The recession might be a great time to start a franchise
It seems counterintuitive, but this economic recession might be the optimal time to get into franchising. As Australian entrepreneur and founder of Universal Business School Sydney Alan Manly puts it, “Some of the biggest companies in the world—including Microsoft—were set up during recessions. Recessions seem to be when very successful companies take off. Companies that were set up in boom times have a shorter expected life span than companies that were set up in recessions. I would guess that looks back to the culture of the people who are setting up. It’s desperate times—everything is lean and mean and you have to be razor-sharp and nimble to get around. Whereas when it’s a boom market almost anyone can make a go of it.”
With franchising, you have the bonus of support from a parent company that has an incentive to help its franchisees stay in business and thrive.
Many entrepreneurs’ success stories begin with losing a job or another low moment. Around 50 million Americans have filed for unemployment since March. Many have not been able to find work since, and some of those might decide going out on their own is a better way to steer through the future. Yes, there’s more risk as an entrepreneur, but there’s also more potential reward—and having a supportive franchisor helps mitigate some of that risk. Not only that, being your own boss can lend a sense of having control over the course of your career. For the entrepreneurially inclined, there’s a satisfaction in being directly responsible for their own successes or failures.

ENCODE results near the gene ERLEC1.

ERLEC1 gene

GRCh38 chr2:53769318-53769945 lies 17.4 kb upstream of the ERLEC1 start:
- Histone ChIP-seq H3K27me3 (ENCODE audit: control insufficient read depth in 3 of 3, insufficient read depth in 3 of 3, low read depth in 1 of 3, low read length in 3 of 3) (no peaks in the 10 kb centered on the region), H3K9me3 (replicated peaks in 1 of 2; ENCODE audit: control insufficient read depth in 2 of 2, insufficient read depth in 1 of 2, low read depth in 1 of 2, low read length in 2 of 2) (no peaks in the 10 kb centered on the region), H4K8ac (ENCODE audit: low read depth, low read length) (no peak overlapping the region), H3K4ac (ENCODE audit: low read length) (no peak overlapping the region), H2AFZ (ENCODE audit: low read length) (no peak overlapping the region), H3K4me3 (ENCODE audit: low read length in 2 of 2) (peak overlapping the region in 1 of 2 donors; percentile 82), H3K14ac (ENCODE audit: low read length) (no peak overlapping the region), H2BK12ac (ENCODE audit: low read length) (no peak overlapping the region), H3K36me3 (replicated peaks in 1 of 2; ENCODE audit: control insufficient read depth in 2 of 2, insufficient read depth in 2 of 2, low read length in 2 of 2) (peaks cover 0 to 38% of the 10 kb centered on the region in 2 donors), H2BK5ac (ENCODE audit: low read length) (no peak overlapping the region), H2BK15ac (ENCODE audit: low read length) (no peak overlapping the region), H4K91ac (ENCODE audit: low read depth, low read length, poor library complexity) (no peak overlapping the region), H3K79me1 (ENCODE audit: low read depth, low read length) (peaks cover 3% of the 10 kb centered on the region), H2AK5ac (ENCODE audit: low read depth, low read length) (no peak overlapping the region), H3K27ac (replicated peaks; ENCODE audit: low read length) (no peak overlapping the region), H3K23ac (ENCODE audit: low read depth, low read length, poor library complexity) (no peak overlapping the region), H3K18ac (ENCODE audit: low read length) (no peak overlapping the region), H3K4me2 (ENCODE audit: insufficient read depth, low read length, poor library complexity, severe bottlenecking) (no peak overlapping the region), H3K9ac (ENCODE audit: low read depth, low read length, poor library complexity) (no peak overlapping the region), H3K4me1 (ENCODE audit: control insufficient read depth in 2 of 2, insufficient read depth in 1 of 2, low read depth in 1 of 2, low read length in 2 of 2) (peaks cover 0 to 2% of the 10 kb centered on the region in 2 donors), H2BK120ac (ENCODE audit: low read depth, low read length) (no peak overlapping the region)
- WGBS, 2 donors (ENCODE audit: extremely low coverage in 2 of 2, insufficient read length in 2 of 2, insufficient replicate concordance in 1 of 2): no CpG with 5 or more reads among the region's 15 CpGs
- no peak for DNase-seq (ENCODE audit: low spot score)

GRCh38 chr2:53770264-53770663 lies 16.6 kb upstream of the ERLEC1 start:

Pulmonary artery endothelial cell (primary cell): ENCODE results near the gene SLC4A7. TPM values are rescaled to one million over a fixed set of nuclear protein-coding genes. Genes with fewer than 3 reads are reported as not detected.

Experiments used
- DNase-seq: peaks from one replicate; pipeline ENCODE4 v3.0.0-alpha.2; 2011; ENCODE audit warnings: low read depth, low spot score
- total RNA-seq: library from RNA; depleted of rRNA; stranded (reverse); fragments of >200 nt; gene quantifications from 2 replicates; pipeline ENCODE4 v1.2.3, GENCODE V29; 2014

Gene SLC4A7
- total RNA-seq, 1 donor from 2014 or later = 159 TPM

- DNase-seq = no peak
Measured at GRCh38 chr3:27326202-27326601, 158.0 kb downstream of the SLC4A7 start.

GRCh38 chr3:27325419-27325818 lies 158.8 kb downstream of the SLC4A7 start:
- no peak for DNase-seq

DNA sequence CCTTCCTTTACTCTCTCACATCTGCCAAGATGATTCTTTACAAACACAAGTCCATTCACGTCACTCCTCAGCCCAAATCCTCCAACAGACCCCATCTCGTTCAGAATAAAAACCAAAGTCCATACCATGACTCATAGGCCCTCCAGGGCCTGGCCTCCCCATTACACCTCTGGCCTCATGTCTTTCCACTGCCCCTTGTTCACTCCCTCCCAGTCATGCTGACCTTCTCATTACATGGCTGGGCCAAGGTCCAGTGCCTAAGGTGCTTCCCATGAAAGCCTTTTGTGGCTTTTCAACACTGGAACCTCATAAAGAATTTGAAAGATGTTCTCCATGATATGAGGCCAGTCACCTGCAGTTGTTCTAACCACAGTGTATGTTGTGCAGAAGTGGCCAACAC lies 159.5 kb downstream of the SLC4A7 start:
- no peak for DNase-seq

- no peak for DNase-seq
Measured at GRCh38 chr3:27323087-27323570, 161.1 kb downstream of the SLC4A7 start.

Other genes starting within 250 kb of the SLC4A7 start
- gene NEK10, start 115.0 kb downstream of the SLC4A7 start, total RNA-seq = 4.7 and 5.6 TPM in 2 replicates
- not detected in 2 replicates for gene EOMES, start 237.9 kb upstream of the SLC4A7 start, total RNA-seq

Do Your Homework
As we advise anyone starting a franchise, you should shop around with a few different franchisors to see which is the best fit for you. You should also speak with some of their franchisees. First of all, any franchisor that isn’t eager to share a list of franchisees who will sing their praises is probably worth avoiding, but franchisees also were once in your shoes and had many of the same questions you do. They can also share how helpful the parent company has been during the recession. It’s one thing to be there for your franchisees in good times, but how you lead when things get tough are more of a testament as to whether there can be a fruitful long-term relationship. It’s also become clearer by now which type of business is built to survive and thrive during this pandemic recession: package delivery and food delivery, cleaning services, grocery stores, and maintenance companies.
Timing Is Everything
It’s sad to say, but especially with retail businesses suffering and millions of people working from home, there will be plenty of cheap commercial real estate to be had in the coming months. Much of it will be in prime locations, meaning investors who time it right can get well-located space at a deep discount and hope to see it pay big dividends over the next few years when those areas become heavily trafficked once more. Of course, no matter what, you need to have money to buy a franchise. There’s the franchise fee, whatever you have to kick in for marketing, and often a minimum amount of available liquidity required by the franchisor. You also don’t want to put up your entire life savings on starting a business in a recession. The Small Business Administration has CARES Act and other funding programs to help you get started, along with tips on how to research potential franchisors and write a business plan. Starting a franchise in a recession won’t be easy, but you might look back on it in a few years as the best business decision you ever made.